Dental colleges have proliferated in Pakistan since the 1990s in order to meet the country’s growing need for oral care; however, a recent study suggests that quality may not have kept pace with quantity. According to a recent nationwide study, undergraduate dental students and recent dental graduates in Pakistan feel that they lack experience and skills in endodontics, radiography and orthodontics.
Researchers from Pakistan, Saudi Arabia, the UK and Qatar evaluated the self-perceived preparedness of 543 undergraduates and 319 recent graduates working under supervision at public and private dental schools and hospitals around Pakistan. Using the validated Dental Undergraduates Preparedness Assessment Scale and comparing the total mean scores of participants with those from similar studies that have been conducted in other countries, the study found that dental undergraduates in Pakistan felt less prepared (61.1%) for clinical practice than undergraduates in Malaysia (79.5%) and the UK (74.0%).
Respondents reported the highest levels of preparedness for the clinical tasks of removing caries, administering dental nerve blocks and recording medical histories. However, deficiencies were observed in clinical knowledge and experience related to performing endodontic treatments in multi-rooted and single-rooted teeth, capturing bitewing radiographs and assessing orthodontic treatment needs. Fabricating cast partial dentures and providing crowns were also identified as areas of self-perceived weakness. Around 45% of respondents from private institutions and 39% of respondents from government-run institutions said that they had no experience in providing cast partial dentures, and regarding the provision of crowns according to principles of tooth preservation, around 57% of private sector respondents and 50% of public sector respondents reported having no experience.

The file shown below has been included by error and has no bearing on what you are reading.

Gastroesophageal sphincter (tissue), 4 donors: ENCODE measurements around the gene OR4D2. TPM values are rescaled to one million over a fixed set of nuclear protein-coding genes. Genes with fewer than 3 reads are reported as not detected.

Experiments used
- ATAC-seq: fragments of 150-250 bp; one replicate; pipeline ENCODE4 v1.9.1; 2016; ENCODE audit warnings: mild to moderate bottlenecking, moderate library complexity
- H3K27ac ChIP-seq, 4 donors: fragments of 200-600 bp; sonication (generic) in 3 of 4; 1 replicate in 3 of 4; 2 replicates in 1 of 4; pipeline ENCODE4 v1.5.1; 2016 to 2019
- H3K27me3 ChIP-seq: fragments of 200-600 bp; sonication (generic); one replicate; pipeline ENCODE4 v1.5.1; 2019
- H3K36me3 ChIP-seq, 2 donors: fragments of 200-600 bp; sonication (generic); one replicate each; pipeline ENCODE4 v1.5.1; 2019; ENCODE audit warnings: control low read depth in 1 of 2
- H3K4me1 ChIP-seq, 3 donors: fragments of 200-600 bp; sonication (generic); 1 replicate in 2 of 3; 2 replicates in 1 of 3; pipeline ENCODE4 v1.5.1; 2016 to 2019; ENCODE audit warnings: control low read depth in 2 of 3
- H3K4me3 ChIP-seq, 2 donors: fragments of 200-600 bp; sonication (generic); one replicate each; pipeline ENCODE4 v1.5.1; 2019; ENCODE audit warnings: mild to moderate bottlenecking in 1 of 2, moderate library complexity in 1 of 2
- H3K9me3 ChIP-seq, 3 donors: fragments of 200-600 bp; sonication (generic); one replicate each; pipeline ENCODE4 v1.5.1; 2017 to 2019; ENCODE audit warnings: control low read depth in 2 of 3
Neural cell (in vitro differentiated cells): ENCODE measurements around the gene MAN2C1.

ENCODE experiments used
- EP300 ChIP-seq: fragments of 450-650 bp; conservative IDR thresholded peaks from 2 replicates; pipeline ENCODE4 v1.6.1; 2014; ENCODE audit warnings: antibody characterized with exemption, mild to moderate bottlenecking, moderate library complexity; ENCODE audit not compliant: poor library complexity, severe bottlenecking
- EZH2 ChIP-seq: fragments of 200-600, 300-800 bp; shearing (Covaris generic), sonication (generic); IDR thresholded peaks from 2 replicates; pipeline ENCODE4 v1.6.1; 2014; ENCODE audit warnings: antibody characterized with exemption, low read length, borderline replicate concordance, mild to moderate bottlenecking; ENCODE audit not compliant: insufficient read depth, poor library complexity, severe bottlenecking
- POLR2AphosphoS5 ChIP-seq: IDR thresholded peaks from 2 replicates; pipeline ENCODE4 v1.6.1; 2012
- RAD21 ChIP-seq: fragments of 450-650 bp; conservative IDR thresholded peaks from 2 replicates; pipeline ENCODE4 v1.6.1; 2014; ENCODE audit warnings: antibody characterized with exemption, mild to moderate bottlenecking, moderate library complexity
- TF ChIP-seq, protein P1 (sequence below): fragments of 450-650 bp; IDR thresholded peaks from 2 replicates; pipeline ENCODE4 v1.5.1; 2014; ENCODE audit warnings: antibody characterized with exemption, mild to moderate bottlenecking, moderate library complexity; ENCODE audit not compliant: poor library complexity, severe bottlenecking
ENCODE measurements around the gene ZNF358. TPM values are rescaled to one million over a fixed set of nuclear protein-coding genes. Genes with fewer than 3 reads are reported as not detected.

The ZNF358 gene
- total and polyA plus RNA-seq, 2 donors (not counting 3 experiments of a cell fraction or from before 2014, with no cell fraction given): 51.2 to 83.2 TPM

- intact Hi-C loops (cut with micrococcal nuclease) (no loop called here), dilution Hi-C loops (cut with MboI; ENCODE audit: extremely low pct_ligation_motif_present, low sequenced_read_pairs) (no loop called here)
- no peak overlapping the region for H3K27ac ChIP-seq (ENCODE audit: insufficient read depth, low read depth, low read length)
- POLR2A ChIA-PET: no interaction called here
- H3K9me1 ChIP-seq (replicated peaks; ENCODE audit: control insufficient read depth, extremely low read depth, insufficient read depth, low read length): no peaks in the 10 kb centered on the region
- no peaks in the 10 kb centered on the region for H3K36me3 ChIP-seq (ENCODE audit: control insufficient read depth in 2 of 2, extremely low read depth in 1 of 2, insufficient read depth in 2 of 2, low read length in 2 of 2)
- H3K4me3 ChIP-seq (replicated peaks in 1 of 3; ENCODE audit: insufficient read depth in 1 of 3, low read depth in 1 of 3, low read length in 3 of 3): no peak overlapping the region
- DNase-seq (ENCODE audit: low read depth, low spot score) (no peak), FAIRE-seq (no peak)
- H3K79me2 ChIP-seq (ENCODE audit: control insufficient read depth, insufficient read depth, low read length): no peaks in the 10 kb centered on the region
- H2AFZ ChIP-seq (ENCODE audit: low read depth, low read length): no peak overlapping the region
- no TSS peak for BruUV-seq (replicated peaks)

“The present study has managed to capture the magnitude of these deficiencies in clinical skills”
“Given these are core skills expected from a general dental practitioner, these findings raise serious concerns regarding the breadth of clinical training in Pakistani dental institutions. The present study has managed to capture the magnitude of these deficiencies in clinical skills which was not achieved in a previous study on a relatively smaller study sample,” the study read.
Most respondents felt that they were well prepared to communicate with patients, to seek advice and help from supervisors and to protect patient confidentiality, all of which the authors attributed to a high standard of professionalism and ethics in the Pakistani dental educational programmes. However, lower levels of preparedness were reported for interpreting research relevant to dental practice, evaluating dental materials and products, and referring cases of suspected oral cancer.
The authors said that deficiencies among dental undergraduates relating to understanding and applying evidence-based dentistry are a global challenge and not unique to curricula in Pakistan. Similarly, the authors noted a lack of preparedness for identifying oral cancer in countries such as the UK and Malaysia. Because Pakistan has one of the highest global incidences of oral cancer, one might expect better ability to identify and refer. The authors suggested that the deficit in this regard may be due to inconsistent teaching and a lack of clinical exposure to patients with the disease.
The study was conducted during the COVID-19 pandemic, and the authors thus cautioned that “it is possible that the lower level of preparedness reported by the study participants may reflect the adverse impact of the pandemic on their teaching and training”. They added that the main limitation of the study was its reliance on data from self-evaluations, but said that its findings provided useful insights into the skills gained during dental studies in Pakistan and highlighted areas of weakness that warranted attention and remedial measures.
Source: Dental Tribune